Readers Respond: LISP Deserves a Fresh Look

Readers respond to the eWEEK editorial, "LISP Deserves a Fresh Look."

In his Feb. 13 article, "LISP Deserves a Fresh Look," Peter Coffee wrote: "Arent your machines getting faster much more quickly than your programmers are getting smarter?"

He should note that AMD has released a processor that prevents you from executing stack data as commands—a big advancement the likes of which we have not seen since the PDP 11/45 separated the address space into code, data and stack.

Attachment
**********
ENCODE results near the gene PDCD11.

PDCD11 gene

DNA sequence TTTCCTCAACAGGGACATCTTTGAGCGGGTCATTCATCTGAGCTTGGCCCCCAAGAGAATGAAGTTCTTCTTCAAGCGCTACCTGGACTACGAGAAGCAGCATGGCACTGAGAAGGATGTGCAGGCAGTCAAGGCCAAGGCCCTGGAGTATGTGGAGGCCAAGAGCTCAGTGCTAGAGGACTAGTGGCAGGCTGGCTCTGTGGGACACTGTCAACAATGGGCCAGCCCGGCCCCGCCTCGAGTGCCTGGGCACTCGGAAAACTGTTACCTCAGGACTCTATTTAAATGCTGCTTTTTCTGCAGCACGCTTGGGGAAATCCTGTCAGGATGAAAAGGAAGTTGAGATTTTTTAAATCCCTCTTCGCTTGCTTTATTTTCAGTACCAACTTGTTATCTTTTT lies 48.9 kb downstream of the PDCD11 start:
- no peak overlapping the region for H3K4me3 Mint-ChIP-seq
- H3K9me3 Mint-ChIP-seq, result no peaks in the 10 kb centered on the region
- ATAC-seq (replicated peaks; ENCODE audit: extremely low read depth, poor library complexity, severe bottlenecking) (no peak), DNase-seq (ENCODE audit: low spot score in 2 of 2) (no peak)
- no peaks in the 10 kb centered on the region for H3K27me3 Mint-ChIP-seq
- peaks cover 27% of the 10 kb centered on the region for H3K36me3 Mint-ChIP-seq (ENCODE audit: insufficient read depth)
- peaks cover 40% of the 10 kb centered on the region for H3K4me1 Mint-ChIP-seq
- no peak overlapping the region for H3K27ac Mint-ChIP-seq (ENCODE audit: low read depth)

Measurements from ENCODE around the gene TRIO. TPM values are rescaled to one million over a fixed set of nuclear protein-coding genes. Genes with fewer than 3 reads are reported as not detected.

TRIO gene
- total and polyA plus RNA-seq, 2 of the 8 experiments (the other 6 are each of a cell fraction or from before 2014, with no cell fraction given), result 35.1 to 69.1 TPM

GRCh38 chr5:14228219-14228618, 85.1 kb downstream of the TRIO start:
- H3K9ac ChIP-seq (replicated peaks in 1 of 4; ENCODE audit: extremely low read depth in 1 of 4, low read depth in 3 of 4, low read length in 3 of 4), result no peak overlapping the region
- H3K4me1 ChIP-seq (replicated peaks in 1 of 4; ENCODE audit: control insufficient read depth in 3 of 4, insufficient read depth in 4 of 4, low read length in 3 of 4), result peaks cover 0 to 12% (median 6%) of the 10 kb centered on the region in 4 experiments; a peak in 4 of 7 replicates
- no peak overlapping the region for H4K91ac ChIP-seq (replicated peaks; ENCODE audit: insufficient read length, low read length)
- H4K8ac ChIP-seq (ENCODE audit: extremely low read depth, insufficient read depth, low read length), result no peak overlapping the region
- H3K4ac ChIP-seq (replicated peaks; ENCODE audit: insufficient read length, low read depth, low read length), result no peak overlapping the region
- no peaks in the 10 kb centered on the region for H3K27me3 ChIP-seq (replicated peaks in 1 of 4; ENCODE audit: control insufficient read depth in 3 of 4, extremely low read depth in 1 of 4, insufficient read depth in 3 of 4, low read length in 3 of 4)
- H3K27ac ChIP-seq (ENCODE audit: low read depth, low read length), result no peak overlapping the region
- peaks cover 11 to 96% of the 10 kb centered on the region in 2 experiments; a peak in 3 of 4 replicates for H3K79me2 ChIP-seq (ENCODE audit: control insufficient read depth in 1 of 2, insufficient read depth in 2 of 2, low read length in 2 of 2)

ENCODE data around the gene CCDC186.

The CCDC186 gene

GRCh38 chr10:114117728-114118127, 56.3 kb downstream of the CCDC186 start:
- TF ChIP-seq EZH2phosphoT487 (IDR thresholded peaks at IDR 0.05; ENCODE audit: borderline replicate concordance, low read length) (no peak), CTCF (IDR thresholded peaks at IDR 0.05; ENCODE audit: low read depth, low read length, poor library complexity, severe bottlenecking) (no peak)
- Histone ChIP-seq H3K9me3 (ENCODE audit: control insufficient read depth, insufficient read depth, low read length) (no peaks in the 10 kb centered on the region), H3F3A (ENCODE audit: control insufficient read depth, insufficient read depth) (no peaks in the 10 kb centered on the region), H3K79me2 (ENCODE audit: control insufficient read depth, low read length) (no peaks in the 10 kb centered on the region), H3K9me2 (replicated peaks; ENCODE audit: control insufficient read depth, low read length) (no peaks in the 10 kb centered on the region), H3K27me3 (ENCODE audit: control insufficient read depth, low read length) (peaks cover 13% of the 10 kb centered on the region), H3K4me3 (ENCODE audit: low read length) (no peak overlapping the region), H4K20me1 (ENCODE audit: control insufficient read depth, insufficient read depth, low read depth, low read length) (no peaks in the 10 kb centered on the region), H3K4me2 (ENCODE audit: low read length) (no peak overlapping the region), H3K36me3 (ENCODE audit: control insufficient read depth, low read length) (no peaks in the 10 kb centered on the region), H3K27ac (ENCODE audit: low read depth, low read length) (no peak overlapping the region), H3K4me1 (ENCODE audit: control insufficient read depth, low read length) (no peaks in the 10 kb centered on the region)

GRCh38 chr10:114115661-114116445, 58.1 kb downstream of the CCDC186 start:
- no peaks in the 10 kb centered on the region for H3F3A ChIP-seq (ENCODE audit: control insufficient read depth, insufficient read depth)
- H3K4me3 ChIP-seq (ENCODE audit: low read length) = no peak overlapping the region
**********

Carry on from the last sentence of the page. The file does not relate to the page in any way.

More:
What does this have to do with LISP? The proponents of LISP claim that the strength of LISP is that data is indistinguishable from instructions because everything is a list, including the executable statements. How do most buffer overflows get into Windows programs? By overflowing a data item on the stack that overwrites the return address, which executes data as if it were code.

So, what happens if the LISP code is not totally bug-free? Ever seen bug-free code of any significant size or complexity?

William Davis